Inducted in 2017
Captain Minnie (Mossman) Hill (1856-1946) was the first female licensed steamboat pilot on the Columbia River and the second licensed female pilot in America. Born in Albany, Oregon, Minnie Mossman met and ultimately married Charley Hill in Portland and joined him on the steamer Toledo. In 1885 together they purchased a one-masted sloop, cut it in half, added ten feet to its hull and installed an engine, a sternwheel, a cabin, and a pilothouse. Charlie taught Minnie the intricacies of piloting the various channels, the light positions, the sandbar locations, and the rocks and snags of the challenging Columbia River.
But when she asked for an application to take the master’s exam, the inspectors did not know if it was allowed. She applied to the district’s supervising inspector in San Francisco and was finally allowed to take the test, which she passed in 1887. She earned the Master’s license to operate any steamer on the waters of the Columbia and the Willamette Rivers. A crowd gathered at the Willamette River to see 23 year old Captain Minnie Mossman Hill take full command of the steamer that now bore her name.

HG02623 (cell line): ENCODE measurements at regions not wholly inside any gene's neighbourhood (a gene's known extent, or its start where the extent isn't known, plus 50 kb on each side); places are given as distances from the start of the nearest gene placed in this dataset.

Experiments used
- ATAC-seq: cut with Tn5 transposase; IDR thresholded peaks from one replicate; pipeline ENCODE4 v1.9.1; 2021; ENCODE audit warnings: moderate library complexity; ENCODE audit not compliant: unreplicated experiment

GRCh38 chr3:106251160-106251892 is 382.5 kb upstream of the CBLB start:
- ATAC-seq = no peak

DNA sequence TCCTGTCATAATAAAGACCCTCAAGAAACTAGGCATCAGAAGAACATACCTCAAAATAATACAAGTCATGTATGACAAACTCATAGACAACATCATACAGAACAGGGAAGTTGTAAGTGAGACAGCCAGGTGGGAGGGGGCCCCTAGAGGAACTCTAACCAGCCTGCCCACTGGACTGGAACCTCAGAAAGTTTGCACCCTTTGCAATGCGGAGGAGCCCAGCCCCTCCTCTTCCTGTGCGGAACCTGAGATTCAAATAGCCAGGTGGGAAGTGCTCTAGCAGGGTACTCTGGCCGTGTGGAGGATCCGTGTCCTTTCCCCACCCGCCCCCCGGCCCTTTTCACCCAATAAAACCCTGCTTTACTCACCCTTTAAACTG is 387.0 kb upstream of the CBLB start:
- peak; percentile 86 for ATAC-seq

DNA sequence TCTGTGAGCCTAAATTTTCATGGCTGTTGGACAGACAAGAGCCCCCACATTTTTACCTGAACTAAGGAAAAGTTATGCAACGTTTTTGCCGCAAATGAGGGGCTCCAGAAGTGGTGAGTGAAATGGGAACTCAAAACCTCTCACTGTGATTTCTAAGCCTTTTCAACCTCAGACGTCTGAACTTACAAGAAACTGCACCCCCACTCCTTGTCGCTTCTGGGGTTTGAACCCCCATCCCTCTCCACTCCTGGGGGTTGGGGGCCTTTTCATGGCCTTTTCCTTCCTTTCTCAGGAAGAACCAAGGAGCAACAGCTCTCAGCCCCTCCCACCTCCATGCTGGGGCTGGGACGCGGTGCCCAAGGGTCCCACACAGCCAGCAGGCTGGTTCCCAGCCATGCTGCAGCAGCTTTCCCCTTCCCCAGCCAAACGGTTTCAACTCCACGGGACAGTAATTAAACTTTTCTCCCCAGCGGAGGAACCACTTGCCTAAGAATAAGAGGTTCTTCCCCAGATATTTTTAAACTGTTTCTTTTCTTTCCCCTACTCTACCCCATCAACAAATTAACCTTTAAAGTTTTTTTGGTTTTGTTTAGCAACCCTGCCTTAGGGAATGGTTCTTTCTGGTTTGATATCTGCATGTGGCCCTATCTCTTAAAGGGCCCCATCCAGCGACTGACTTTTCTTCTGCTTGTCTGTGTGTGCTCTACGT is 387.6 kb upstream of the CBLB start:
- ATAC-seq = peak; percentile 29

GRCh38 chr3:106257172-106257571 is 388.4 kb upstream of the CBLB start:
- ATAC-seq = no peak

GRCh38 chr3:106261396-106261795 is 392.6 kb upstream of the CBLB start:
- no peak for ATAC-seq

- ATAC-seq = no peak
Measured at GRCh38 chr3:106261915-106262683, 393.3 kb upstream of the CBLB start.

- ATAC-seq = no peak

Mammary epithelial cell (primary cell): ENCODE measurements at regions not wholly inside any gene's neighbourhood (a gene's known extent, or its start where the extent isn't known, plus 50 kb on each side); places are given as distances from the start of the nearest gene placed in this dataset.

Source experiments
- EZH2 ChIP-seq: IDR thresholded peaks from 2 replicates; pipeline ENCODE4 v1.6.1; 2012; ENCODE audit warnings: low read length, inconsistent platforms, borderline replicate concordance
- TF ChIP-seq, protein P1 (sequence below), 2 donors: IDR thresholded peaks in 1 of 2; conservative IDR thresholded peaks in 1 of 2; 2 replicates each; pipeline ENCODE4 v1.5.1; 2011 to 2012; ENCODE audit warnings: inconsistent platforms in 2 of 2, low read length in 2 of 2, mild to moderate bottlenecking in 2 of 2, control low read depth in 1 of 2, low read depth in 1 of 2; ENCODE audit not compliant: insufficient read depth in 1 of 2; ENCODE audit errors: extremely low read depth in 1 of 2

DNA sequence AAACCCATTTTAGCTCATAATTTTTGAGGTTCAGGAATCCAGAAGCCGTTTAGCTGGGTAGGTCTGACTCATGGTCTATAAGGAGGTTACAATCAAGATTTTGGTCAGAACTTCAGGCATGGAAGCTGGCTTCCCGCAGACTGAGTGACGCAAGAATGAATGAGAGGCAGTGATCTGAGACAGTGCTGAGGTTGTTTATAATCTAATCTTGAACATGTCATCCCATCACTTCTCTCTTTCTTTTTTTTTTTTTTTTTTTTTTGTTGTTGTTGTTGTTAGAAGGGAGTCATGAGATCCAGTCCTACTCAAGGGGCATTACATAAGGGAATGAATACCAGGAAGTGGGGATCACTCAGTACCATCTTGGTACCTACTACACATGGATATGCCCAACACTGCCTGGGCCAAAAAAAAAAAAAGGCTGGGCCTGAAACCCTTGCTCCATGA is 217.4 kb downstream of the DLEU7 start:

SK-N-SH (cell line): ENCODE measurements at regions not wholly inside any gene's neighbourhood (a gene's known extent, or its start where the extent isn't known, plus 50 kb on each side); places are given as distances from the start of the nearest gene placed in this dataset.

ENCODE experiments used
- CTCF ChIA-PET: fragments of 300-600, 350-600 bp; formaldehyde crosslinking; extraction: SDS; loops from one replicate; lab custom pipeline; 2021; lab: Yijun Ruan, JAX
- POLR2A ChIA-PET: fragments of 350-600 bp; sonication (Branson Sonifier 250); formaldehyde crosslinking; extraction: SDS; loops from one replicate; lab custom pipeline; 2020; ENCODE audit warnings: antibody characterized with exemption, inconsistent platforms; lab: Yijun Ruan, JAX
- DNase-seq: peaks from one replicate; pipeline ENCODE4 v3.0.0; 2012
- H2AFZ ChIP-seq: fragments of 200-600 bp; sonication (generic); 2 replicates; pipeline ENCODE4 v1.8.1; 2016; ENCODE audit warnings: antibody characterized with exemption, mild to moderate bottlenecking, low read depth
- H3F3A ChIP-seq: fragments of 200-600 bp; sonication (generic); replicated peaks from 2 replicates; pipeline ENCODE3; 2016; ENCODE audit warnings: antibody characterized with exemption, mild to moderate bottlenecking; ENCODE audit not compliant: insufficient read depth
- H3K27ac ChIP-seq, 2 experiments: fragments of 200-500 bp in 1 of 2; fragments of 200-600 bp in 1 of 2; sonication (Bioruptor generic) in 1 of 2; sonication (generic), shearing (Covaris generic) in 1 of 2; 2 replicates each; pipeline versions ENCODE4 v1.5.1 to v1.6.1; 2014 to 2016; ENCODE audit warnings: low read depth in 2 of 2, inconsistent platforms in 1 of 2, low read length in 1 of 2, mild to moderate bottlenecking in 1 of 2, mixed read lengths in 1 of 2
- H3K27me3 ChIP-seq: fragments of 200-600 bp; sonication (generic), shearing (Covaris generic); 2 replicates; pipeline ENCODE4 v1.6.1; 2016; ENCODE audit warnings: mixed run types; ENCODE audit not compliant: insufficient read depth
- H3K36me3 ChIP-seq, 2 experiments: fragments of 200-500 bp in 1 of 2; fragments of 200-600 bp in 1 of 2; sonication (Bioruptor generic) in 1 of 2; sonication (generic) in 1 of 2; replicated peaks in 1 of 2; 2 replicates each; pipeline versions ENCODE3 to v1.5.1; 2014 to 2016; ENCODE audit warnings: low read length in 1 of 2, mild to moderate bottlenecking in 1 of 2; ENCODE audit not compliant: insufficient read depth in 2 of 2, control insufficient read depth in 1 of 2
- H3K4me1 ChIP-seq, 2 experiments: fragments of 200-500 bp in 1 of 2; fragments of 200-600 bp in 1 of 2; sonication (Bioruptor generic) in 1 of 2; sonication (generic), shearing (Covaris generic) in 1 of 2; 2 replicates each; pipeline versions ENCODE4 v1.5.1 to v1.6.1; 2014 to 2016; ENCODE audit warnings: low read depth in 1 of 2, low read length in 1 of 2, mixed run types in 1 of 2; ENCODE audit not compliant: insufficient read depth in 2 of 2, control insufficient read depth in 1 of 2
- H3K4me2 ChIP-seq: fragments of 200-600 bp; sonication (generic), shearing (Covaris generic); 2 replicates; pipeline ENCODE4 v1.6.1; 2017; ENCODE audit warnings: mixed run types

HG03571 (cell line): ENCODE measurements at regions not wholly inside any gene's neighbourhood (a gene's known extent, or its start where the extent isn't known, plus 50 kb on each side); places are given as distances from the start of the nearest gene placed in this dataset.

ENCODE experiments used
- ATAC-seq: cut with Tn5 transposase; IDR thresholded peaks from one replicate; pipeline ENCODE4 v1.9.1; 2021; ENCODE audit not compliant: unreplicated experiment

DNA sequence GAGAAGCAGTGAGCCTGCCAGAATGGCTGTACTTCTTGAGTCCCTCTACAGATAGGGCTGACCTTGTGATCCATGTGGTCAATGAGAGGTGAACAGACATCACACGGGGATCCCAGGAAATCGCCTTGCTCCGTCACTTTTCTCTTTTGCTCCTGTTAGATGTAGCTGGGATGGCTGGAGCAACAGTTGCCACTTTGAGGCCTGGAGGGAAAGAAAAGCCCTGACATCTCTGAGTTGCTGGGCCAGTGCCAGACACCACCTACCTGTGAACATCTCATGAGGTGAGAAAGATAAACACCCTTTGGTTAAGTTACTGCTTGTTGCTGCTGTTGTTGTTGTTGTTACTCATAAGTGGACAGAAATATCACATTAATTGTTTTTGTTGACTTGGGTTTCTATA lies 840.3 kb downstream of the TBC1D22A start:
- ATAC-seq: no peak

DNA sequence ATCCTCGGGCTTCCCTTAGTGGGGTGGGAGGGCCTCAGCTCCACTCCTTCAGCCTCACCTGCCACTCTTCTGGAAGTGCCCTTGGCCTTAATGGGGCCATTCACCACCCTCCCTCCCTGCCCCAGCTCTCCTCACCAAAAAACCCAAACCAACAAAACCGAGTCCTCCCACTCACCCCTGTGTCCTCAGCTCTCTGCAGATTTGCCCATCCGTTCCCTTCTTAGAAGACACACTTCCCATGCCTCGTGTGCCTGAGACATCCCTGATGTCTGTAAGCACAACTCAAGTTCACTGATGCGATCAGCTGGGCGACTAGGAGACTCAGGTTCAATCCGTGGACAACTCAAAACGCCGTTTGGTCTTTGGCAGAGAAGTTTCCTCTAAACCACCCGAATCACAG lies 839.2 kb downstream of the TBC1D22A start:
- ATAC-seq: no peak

Business grew and they bought the Clatsop Chief and The Governor Newell on which she spent most of her time. Over the years, the Hills also owned and operated the Paloma, the Tahoma, and the Glenola.
Captain Minnie held a combined captain’s and engineer’s license, known as a doubleheader, and the crew often consisted of two deckhands, two firemen, two engineers and a cook, all of whom worked round the clock when they were towing barges or log rafts. She was a working mother and had two children during her 16 years as a steamboat captain. In 1893, the Chicago World’s Fair invited Captain Minnie to be their guest at the Women’s Building exhibition featuring noted American female artists and craftsmen. When she retired, she became a member of the veteran steamboat men’s association.